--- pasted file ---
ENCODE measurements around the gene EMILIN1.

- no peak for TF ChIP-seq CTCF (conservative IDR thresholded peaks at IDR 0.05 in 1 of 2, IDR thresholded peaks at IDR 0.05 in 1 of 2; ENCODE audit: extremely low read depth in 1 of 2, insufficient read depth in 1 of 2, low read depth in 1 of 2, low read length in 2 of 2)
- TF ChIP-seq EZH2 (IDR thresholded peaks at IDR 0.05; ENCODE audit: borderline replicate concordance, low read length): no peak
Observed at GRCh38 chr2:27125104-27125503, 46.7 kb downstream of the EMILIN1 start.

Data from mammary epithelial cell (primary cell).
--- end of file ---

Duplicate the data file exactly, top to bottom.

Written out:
ENCODE measurements around the gene EMILIN1.

- no peak for TF ChIP-seq CTCF (conservative IDR thresholded peaks at IDR 0.05 in 1 of 2, IDR thresholded peaks at IDR 0.05 in 1 of 2; ENCODE audit: extremely low read depth in 1 of 2, insufficient read depth in 1 of 2, low read depth in 1 of 2, low read length in 2 of 2)
- TF ChIP-seq EZH2 (IDR thresholded peaks at IDR 0.05; ENCODE audit: borderline replicate concordance, low read length): no peak
Observed at GRCh38 chr2:27125104-27125503, 46.7 kb downstream of the EMILIN1 start.

Data from mammary epithelial cell (primary cell).